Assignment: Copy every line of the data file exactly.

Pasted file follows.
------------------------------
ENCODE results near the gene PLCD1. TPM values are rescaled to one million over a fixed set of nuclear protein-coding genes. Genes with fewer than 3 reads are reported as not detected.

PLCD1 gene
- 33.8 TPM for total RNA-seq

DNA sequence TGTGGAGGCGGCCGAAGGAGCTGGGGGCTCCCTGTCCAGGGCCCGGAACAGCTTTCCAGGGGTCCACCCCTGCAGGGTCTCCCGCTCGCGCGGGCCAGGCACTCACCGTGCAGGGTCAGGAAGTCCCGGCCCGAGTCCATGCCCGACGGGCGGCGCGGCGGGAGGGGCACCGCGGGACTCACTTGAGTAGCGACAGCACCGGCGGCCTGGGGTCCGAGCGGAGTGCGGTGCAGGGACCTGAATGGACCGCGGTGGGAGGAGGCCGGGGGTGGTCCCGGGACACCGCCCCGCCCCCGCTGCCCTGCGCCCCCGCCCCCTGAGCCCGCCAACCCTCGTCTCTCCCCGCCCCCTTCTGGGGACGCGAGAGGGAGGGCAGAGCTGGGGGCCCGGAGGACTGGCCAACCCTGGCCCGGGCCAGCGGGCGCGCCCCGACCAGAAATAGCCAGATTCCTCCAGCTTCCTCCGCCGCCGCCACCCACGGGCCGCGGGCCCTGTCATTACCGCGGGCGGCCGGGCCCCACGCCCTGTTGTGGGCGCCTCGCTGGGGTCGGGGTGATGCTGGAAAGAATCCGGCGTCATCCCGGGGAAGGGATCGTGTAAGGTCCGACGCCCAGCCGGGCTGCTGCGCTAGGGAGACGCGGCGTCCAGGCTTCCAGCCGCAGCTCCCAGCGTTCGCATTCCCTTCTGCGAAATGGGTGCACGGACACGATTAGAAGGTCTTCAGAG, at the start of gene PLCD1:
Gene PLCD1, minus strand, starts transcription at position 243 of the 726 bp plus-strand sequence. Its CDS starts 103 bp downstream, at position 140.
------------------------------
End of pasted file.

ENCODE results near the gene PLCD1. TPM values are rescaled to one million over a fixed set of nuclear protein-coding genes. Genes with fewer than 3 reads are reported as not detected.

PLCD1 gene
- 33.8 TPM for total RNA-seq

DNA sequence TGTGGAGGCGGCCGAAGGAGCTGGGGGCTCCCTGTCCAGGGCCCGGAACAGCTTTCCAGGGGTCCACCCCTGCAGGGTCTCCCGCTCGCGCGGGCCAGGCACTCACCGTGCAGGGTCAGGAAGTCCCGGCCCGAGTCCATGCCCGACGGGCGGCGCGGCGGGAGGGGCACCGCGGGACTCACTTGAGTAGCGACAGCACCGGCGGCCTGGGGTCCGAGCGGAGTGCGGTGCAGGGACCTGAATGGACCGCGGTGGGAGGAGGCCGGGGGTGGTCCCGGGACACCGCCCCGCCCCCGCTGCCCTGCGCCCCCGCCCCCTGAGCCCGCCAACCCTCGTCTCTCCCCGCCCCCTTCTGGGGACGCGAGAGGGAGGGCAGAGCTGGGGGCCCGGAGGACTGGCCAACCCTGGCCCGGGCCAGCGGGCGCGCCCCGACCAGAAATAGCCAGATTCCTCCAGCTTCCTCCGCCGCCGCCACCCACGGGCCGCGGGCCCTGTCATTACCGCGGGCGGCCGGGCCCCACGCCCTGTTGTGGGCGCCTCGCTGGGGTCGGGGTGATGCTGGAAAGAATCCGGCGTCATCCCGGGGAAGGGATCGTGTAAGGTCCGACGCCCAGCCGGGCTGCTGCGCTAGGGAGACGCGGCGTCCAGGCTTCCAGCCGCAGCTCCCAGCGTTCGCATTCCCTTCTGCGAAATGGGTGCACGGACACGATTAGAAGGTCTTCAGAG, at the start of gene PLCD1:
Gene PLCD1, minus strand, starts transcription at position 243 of the 726 bp plus-strand sequence. Its CDS starts 103 bp downstream, at position 140.